I think jsaults made a more accurate statement regarding the quietness of the Indian stroke above, when he said "a nicely cambered blade with fine edges can be made to slice rather quietly." "Rather quietly" is not the same as making no sound.

At a rapid clip the inwater recovery
makes a zinging sound…but at slower speeds it really is silent. He was talking about another sound of water disruption that we call “burbles and piffles” I think. Thats bad.

The inwater recovery works well with all blades, but with a squared off blade if your angle is off even a little there will be too much noise.

I have listened to Pagayeurs paddle and it is quiet at slower speeds.

The inwater recovery is handy for watching wildlife where you want to go slow to get that good shot with your camera.

Pagayeur I missed you and the rest of the silent stroke crowd this year in Louisiana.

I use the Indian Stroke
when I am noodling along, poking about here and there. I will have to try it for speed and see how quiet I can be…


The Indian Stroke evolved for fishing or hunting and as such is only an “Indian Stroke” when silent. This is for the paddler who asked about strokes for fishing in the flats. BTW, it does not have to be necessarily a slow stroke, but at higher hull speeds may zing a bit if one is not careful. Lifting the blade straight up as it moves forward during the recovery can reduce the sound at high speeds. As you say it’s great for photography. It allows for a good picture without harm to the subject.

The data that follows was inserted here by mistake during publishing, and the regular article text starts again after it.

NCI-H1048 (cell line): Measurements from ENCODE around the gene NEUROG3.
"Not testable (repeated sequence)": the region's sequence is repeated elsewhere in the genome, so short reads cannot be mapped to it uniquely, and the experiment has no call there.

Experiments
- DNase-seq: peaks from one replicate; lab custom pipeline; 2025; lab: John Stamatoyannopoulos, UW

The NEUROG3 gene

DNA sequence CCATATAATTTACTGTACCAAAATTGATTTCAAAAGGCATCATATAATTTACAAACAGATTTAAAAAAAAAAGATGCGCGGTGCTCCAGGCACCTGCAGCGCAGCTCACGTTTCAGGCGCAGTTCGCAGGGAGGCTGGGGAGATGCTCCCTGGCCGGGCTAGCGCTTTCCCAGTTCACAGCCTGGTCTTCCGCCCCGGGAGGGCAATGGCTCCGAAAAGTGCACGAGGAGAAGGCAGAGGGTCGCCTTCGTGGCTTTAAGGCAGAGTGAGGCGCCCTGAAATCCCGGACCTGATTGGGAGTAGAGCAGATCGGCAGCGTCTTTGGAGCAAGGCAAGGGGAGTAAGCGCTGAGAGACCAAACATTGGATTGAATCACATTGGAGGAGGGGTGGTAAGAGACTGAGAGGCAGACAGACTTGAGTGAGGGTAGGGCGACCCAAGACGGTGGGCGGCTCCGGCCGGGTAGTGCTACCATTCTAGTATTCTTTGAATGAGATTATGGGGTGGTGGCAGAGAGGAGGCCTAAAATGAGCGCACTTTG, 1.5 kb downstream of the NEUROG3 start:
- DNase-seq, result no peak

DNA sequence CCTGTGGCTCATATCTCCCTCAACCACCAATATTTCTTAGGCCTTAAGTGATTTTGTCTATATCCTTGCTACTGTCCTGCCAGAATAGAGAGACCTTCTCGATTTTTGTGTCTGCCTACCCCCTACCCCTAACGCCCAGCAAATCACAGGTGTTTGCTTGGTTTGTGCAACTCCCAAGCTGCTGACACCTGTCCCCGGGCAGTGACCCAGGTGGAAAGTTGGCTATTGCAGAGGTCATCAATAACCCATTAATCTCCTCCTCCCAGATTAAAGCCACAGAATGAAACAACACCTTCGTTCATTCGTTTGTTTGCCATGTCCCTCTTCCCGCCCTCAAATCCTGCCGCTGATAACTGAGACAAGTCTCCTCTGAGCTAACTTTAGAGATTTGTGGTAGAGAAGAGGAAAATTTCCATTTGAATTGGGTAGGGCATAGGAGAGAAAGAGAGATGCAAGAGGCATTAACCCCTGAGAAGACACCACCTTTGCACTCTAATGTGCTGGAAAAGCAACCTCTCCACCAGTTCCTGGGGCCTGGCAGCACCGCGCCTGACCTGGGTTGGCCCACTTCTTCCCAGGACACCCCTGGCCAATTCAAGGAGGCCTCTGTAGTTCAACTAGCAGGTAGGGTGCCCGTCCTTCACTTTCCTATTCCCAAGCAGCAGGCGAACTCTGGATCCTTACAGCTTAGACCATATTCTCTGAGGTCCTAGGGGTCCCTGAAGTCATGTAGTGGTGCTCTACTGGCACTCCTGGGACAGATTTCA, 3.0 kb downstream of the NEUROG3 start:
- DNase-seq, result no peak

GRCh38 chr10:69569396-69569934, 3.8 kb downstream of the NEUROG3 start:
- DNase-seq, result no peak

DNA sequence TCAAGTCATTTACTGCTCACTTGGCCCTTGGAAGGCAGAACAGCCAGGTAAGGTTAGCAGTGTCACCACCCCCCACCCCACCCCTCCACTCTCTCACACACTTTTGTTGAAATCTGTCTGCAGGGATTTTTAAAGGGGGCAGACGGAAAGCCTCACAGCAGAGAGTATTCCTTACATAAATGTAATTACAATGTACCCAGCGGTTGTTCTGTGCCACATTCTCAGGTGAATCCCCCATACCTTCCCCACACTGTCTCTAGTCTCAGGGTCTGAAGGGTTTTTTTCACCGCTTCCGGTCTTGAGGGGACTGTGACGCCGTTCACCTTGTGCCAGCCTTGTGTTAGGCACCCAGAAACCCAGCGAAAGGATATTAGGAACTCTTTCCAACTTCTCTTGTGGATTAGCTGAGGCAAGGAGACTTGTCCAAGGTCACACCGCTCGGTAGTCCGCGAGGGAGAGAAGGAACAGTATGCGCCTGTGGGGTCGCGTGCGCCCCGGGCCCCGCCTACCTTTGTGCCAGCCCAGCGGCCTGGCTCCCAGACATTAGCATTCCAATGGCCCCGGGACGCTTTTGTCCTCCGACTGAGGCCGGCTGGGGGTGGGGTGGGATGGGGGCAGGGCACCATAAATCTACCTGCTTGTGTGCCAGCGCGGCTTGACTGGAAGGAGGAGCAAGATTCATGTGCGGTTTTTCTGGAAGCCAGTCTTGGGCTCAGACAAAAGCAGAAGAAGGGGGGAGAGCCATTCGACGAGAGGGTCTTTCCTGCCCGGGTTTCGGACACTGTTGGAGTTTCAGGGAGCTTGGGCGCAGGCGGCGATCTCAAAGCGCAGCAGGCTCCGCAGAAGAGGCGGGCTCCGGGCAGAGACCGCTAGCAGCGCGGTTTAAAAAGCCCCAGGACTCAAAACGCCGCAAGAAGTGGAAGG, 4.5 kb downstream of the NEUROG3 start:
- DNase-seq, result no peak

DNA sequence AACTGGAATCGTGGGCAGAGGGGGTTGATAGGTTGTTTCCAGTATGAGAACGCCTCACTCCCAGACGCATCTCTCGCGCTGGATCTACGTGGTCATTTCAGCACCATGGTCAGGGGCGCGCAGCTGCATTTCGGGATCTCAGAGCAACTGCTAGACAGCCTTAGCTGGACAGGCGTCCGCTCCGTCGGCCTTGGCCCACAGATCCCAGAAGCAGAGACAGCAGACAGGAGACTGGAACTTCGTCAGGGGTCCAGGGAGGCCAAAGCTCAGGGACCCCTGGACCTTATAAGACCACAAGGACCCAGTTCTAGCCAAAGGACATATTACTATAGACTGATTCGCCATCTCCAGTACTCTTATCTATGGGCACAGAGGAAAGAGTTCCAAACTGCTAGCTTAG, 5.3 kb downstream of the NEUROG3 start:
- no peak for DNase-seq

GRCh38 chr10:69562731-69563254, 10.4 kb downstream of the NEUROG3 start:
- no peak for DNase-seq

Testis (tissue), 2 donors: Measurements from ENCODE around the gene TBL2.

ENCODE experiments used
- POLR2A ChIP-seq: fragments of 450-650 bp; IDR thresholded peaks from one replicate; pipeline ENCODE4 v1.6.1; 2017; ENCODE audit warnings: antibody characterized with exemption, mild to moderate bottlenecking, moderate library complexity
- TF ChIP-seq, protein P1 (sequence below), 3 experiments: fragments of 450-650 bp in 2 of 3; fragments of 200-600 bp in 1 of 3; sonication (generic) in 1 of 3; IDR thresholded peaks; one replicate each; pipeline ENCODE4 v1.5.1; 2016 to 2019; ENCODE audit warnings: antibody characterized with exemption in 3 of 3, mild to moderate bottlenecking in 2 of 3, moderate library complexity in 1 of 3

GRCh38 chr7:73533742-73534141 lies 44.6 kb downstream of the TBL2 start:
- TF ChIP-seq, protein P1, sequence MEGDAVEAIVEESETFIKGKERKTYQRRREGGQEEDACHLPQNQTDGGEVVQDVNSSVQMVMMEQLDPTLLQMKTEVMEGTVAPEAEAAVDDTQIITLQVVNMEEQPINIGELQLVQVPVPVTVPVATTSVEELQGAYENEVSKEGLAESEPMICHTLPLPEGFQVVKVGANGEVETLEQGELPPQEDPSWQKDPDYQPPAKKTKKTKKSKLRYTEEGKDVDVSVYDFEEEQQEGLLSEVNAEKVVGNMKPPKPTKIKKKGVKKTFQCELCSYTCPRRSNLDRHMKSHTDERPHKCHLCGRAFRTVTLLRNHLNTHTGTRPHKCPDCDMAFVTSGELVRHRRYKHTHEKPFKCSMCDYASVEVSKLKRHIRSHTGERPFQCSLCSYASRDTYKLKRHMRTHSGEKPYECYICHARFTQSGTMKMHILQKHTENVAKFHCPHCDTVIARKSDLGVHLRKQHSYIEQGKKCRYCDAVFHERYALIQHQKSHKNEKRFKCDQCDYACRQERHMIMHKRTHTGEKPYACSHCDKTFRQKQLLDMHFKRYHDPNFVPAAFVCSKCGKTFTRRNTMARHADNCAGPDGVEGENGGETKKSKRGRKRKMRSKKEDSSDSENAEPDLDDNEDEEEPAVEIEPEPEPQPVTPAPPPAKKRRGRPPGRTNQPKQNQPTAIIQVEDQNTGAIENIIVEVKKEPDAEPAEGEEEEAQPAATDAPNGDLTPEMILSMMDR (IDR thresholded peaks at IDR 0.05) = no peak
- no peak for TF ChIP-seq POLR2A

After 14 straight years, it seems strange to not have our Spring paddle time, here in La. but all good things eventually end. Hope ya’ll find some satisfying venues to fill in.

My Kettlewell Special vibrates
noticeably when it’s pushed hard during in-water recovery strokes and is quite squirrelly at cruising speed, requiring constant attention, but using it has helped to refine my technique, I think.

Most of the time I don’t use any of them
and most of the time I can leave a dead stop and hit a target with no C, rudder, or J.

If y’all have a good forward reach, and a firm forward catch, the bow will dig in opposite your stroke, and then when you feather just prior to your hip, the wave the bow has created will push the bow back into the original direction.

It’s a short stroke technique, and the catch must be fairly firm. If you don’t get on the catch promptly, then you’ll need to J or rudder.

I succeed with this stroke in high rocker whitewater boats, so it is NOT dependent on a strong tracking tendency.